Iran and the new Trump administration have already clashed with potentially disastrous consequences. The extreme vulnerability of the rapport between the two countries following the nuclear deal was on show recently as Iran tested a new long-range missile, and the Washington put Iran "on notice".
Yet, it is unsurprising that after 35 years of enmity, the revived US-Iran relationship would stumble as a radically different leadership takes power in Washington. Indeed, it might fall further should a similar shift occur in May after presidential elections take place in Iran. Does this mean the nuclear deal is doomed? It may be. But if so, it would be as much by default as by design. Four unexpected consequences of ill-conceived moves on Washington's part could intensify the conflict and collapse the deal. One smart move could save it.
1) Misreading Iran's bluster as more than an 'opening position'
The legality of the missile launch within the terms of the Joint Comprehensive Plan of Action (JCPOA), the nuclear agreement signed in 2015 by both governments, has drawn much speculation by American analysts, but no actual determination that it broke the letter of the law.
The Trump administration's inexperience in reading the tea leaves of Iran's foreign policy manoeuvres, however, has led it to decide, that, legal or not, the launch was an insult and a threat. So it hurled back a threat of its own.
Yet - much like Trump himself - the Islamic Republic is a prodder and doesn't back down when it gets a reaction. The result: public denunciations and shows of power will likely escalate.
2) Viewing diplomacy with Iran as useless, assuming that all it understands is force
To Trita Parsi, of the American Iranian Council (whose forthcoming book tells the inside story on how exactly the deal was done), to put shouty cards on the table without a soft-exit plan is to misunderstand the game of diplomacy, particularly when it comes to Iran.
What the Iranians do is play multiple hands - the public stage, the back-corridors, the phone lines - which Trump's predecessors did too. If the new administration only grandstands and doesn't balance tough words with secret meetings and smart compromises that suit both countries, the relationship will crash.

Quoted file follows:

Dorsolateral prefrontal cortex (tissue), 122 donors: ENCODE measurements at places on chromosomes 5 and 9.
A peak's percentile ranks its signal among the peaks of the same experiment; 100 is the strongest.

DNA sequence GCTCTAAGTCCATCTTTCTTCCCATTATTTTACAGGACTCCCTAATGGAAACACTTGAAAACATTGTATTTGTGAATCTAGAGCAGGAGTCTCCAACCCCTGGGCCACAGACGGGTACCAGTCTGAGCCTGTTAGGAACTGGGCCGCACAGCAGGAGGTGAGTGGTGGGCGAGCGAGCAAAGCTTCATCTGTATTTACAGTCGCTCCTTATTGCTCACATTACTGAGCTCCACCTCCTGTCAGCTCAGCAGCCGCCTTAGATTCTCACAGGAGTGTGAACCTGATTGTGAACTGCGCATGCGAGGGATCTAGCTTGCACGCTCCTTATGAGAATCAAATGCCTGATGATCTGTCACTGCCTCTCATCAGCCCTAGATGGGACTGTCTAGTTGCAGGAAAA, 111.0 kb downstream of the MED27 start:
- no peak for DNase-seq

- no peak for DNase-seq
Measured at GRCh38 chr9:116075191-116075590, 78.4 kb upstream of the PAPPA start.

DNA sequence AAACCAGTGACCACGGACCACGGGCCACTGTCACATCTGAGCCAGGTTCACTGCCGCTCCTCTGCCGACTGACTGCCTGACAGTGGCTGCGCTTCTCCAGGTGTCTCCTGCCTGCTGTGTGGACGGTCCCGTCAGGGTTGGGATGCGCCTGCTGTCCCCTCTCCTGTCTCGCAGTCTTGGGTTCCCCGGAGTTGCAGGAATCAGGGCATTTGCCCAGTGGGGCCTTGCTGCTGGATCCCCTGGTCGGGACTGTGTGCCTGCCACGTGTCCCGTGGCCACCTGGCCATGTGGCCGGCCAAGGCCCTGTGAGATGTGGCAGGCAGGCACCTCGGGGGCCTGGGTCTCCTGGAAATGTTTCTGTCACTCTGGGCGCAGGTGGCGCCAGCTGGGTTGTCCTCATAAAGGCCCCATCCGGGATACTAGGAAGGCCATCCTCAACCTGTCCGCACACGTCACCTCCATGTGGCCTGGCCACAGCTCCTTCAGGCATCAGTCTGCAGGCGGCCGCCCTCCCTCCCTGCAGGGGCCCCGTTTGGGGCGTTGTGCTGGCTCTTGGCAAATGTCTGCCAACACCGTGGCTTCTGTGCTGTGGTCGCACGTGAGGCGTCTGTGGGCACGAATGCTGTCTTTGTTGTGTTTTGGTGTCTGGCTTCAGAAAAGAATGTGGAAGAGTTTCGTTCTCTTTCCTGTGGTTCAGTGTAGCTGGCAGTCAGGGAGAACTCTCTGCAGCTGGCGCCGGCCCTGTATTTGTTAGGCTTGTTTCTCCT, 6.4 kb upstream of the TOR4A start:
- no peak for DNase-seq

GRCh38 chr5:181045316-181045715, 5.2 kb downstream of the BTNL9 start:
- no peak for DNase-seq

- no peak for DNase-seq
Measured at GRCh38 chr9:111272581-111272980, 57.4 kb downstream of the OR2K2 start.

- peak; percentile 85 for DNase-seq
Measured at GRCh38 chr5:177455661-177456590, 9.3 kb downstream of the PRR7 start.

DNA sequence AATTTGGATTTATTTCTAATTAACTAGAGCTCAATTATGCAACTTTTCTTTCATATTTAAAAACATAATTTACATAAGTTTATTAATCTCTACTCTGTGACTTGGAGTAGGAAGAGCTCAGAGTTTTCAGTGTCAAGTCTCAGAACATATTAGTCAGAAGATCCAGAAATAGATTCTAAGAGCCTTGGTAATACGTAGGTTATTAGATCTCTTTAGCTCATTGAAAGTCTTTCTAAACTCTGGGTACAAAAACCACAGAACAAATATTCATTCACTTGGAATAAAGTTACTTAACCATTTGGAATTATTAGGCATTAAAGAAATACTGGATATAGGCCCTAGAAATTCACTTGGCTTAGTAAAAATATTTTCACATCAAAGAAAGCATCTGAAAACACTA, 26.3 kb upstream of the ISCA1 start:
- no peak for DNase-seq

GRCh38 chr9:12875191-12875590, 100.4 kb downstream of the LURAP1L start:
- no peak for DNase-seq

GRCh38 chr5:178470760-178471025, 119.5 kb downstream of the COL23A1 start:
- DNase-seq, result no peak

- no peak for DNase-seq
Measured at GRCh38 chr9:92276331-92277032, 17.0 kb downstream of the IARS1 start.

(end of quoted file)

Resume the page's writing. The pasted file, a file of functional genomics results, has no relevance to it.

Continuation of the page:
3) Mistaking Iran for a failed state
By placing it on the "List of Seven", Trump has put Iran in strange company. The other six are either at war, or lacking central government authority - unlike Iran, which has conducted high-level, government-backed international negotiations with the US over a significant security deal.
This is shaming for Iran, just as it was when George W Bush inducted Iran into the Axis of Evil after it publicly offered to materially support Washington's plans against al-Qaeda after 9/11.
As previous Iran nuclear negotiator Seyed Moussavian has frequently pointed out, Iran craves international respect, which once it felt forthcoming from Washington, contributed to the miraculous nuclear turnaround.
Trump, by including Iran among the seven Muslim-majority countries whose citizens he tried to ban from entering the US, has signalled that no matter what it does to burnish its international image, Iran will never get US respect. From that perspective, why would he care that not a single Iranian has been apprehended for terrorism inside the US? Misreading an adversary - or a friend - suggests the honeymoon is over.